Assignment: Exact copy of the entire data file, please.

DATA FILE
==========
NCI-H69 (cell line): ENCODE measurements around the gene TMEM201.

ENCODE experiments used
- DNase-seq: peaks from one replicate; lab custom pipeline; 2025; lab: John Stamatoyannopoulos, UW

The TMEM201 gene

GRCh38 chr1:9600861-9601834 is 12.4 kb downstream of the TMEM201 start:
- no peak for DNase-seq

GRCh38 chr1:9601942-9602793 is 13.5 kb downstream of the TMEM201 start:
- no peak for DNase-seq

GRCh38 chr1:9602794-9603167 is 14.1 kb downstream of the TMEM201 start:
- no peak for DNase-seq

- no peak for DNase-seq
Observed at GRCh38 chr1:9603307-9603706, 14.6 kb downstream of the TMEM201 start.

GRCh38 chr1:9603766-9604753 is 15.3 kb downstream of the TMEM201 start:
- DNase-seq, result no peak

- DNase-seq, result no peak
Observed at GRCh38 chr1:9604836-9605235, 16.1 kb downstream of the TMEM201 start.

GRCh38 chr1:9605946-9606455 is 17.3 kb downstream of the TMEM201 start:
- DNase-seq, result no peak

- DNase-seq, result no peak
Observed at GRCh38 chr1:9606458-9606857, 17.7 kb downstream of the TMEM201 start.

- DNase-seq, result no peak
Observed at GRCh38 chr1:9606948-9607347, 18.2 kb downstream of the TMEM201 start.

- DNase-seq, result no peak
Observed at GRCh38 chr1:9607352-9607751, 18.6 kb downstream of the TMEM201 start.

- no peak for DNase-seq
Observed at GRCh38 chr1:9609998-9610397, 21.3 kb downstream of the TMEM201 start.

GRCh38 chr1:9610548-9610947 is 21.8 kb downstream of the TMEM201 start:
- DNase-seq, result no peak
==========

NCI-H69 (cell line): ENCODE measurements around the gene TMEM201.

ENCODE experiments used
- DNase-seq: peaks from one replicate; lab custom pipeline; 2025; lab: John Stamatoyannopoulos, UW

The TMEM201 gene

GRCh38 chr1:9600861-9601834 is 12.4 kb downstream of the TMEM201 start:
- no peak for DNase-seq

GRCh38 chr1:9601942-9602793 is 13.5 kb downstream of the TMEM201 start:
- no peak for DNase-seq

GRCh38 chr1:9602794-9603167 is 14.1 kb downstream of the TMEM201 start:
- no peak for DNase-seq

- no peak for DNase-seq
Observed at GRCh38 chr1:9603307-9603706, 14.6 kb downstream of the TMEM201 start.

GRCh38 chr1:9603766-9604753 is 15.3 kb downstream of the TMEM201 start:
- DNase-seq, result no peak

- DNase-seq, result no peak
Observed at GRCh38 chr1:9604836-9605235, 16.1 kb downstream of the TMEM201 start.

GRCh38 chr1:9605946-9606455 is 17.3 kb downstream of the TMEM201 start:
- DNase-seq, result no peak

- DNase-seq, result no peak
Observed at GRCh38 chr1:9606458-9606857, 17.7 kb downstream of the TMEM201 start.

- DNase-seq, result no peak
Observed at GRCh38 chr1:9606948-9607347, 18.2 kb downstream of the TMEM201 start.

- DNase-seq, result no peak
Observed at GRCh38 chr1:9607352-9607751, 18.6 kb downstream of the TMEM201 start.

- no peak for DNase-seq
Observed at GRCh38 chr1:9609998-9610397, 21.3 kb downstream of the TMEM201 start.

GRCh38 chr1:9610548-9610947 is 21.8 kb downstream of the TMEM201 start:
- DNase-seq, result no peak